From Tactics to Strategy

An engagement wake-up call sent Patty Hatter on a mission to make McAfee’s IT and operations teams value-added business functions

Patty Hatter CIO & Senior VP of Operations  Company: McAfee  Location: Santa Clara, CA Operations Insight: “We are probably the most transparent IT organization that you’ll find, and that helped to quickly break through some of the distrust that once existed across our teams.”
Patty Hatter
CIO & Senior VP of Operations
Company: McAfee
Location: Santa Clara, CA
Operations Insight: “We are probably the most transparent IT organization that you’ll find, and that helped to quickly break through some of the distrust that once existed across our teams.”

A few months after I joined McAfee as head of operations, the results of our employee-engagement survey came out. I didn’t know scores went that low. Forty-seven percent engagement within operations was a real wake-up call and an indication of the identity crisis we were having. Our peers perceived us as unreliable, and the team itself felt defeated. We spent too much time focusing on the day-to-day with no time for value-added activities. Our core systems were obsolete, and we lacked cross-function collaboration as well as a road map for improvement.

There were problems in need of solving—but our talent wasn’t one of them. Our goal is to have a well-functioning organization that keeps driving new ideas into the business, and that starts with people. Having previous experience with building strong teams at Cisco and AT&T, I could see we needed to achieve excellent employee engagement as a foundation. If employees aren’t excited to be there, they’ll never be great. We had good employees who knew what needed to get done; we just weren’t leveraging their knowledge effectively. You need to bring them in as part of the solution development, and not rely on just a few managers guessing at the answers.

We asked for volunteers to address the top pain points in the organization and assigned program leads for each. Organically, people were able to interact more broadly among the functions, and by the end of the year, our organization’s engagement scores jumped nearly 30 percent. That was a big win, but the operations team had yet to build a more positive reputation in the eyes of their peers as enablers of business.

McAfee has a complex business with many business models and corporate functions challenging operations and IT to support multiple, disparate businesses. We have to be agile in that support. There is a diverse array of consumer, enterprise, software, hardware, SaaS, and functional areas with different priorities, requiring different levels of change—made even more challenging with multiple business models within each area. The reality for McAfee was—and is increasingly across businesses and industries—automate or get left behind.

I wouldn’t have wished on any company what we had to do in 2012. In one year, we tackled an ERP upgrade and new platforms for ordering, CRM, pricing, finance, and partner interactions. I’ve never seen a company try to do so much in one year, but the best thing we had going for us was the way we pulled together across the business functions. The senior members from each of the business functions agreed on the biggest initiatives, as well as a road map that aligned resources from every team. It was a critical step in finally earning a winning project success rate. Once we were able to reliably manage the business with improved processes and technology that support high-volume spikes, it gave us the legitimacy to take another step forward as enablers across the functions for effective pricing, product bundling, and new business models. With improved team strategy, we were able to automate manual functions and ensure we had the right amount of resources working on the right projects, giving us a high level of ownership and engagement.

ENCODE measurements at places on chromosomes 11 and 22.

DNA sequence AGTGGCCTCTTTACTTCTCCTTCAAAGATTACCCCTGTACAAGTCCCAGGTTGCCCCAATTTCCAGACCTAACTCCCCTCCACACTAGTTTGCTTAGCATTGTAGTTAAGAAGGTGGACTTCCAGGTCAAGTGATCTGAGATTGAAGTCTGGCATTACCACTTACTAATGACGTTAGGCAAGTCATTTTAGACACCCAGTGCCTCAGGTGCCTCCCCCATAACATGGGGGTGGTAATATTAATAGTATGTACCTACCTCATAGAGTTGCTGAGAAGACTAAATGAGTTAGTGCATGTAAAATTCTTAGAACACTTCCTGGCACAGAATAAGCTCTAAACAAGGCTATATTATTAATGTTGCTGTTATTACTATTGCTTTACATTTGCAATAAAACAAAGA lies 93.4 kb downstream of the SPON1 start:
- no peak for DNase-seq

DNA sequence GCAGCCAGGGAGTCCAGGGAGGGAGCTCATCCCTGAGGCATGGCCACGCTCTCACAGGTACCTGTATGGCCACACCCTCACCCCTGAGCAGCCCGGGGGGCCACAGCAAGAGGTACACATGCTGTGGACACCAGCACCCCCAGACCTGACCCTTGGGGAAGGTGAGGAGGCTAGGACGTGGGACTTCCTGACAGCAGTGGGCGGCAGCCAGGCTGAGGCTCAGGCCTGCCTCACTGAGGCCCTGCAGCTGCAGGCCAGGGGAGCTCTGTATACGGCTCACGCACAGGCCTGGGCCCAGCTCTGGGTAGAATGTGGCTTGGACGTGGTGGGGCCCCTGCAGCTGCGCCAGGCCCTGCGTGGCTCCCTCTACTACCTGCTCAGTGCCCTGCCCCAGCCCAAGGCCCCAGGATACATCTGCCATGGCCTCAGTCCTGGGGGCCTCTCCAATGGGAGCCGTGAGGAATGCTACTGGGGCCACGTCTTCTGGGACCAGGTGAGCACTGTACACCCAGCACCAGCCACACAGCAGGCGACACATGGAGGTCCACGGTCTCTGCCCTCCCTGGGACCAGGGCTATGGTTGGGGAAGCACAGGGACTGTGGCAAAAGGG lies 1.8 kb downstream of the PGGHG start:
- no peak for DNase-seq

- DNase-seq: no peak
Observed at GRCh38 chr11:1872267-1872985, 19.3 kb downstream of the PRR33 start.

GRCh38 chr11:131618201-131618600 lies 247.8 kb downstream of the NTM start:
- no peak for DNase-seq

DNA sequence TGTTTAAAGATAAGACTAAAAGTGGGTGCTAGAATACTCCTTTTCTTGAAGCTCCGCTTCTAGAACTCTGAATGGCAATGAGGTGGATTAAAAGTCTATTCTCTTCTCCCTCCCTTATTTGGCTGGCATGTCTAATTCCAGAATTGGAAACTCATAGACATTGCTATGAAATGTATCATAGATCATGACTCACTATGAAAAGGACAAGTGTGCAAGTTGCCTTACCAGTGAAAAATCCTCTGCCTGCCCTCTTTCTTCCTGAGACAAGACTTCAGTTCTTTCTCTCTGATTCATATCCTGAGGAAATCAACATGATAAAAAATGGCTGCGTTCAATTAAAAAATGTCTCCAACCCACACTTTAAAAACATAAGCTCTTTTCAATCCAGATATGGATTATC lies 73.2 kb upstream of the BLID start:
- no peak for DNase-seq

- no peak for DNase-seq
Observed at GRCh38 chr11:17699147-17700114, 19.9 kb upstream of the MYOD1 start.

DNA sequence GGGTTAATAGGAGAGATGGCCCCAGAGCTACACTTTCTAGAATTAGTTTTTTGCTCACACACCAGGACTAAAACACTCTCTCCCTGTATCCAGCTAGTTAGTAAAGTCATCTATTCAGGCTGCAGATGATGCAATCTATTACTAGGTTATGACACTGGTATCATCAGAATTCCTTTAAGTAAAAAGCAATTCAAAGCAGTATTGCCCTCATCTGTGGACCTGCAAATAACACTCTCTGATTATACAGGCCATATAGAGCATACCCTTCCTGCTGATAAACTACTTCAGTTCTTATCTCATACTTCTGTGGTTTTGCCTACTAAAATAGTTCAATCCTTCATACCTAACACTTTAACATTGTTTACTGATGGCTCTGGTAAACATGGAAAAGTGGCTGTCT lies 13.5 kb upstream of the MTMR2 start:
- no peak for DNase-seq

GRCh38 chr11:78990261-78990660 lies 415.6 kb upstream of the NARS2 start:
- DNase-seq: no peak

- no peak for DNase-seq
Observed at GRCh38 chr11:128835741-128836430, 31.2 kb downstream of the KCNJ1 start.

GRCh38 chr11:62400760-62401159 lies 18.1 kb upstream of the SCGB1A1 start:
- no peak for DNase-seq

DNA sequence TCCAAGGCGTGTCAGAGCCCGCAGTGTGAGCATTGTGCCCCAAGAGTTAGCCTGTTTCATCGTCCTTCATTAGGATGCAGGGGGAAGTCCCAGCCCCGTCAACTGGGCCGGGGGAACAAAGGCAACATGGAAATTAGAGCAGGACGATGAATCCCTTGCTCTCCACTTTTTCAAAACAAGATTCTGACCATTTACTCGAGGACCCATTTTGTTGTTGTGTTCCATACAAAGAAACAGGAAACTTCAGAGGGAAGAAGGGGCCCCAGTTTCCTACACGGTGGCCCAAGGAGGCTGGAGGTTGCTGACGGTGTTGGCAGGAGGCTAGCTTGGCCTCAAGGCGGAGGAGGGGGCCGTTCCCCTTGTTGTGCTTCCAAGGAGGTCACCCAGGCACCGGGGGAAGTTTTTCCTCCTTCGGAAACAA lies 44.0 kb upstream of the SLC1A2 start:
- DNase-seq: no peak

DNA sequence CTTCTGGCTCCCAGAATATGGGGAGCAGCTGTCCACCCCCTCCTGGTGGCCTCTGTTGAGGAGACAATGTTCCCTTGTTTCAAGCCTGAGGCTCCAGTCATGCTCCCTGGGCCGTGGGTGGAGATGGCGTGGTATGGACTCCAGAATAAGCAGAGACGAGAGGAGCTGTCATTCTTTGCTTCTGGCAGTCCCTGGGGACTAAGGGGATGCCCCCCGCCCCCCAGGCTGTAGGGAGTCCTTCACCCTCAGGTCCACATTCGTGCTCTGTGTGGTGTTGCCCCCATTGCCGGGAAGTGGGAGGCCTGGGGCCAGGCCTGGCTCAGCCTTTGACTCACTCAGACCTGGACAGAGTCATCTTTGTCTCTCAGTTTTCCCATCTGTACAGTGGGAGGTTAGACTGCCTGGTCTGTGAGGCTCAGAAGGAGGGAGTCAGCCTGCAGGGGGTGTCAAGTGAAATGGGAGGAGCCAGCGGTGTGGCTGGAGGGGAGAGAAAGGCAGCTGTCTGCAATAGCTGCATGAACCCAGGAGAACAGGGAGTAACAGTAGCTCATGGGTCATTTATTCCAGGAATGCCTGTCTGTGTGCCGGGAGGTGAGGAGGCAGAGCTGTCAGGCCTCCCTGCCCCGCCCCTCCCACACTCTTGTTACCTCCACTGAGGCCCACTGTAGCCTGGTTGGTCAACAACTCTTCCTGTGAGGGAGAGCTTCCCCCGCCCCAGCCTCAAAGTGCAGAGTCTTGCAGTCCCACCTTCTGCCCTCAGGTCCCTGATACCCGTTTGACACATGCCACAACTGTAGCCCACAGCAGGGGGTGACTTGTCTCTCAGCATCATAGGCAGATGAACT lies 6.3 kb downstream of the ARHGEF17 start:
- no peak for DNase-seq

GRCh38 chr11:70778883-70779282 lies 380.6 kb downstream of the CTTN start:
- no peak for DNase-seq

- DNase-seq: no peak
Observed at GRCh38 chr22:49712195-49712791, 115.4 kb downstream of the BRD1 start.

Once we had our priorities straight, we needed a core of leaders to carry them out. In December of 2011, prior to our major overhaul effort, I was given the joint leadership of McAfee operations and IT. This meant that I had two significant teams—highly interdependent upon one another—to shape a dual leadership team that would encourage and foster employee engagement.

IT had six vice presidents at the end of 2011. By December 2012, there were only three. Focusing on consolidating around strong leaders has made a huge difference in the culture and performance. To simplify, we identified our three centers of gravity and assigned a vice president to each: global security, solution delivery, and IT operations. I looked for change agents in each area: strategic, hands-on leaders.

As we worked through that first year’s road map, and were able to knock out each project, the team was feeling better and better about itself. By the beginning of Q4 2012, we were in a position to start our long-term planning efforts—defining our vision, strategies, and key execution areas for the next two to three years. The vision for IT became driving growth through empowerment. For operations, it was enabling the platform. Both teams now had similar paths for engagement and opportunity moving forward. Both were inspired and highly motivated by the goal of making McAfee the best security platform on the market.

Now that efficiency has become the standard for our team, on the operations side, we’re using our broad set of capabilities to look forward and be explicit about where we want to focus our time. We’ve transitioned from simply turning the crank to strategically analyzing data and presenting options for improvement.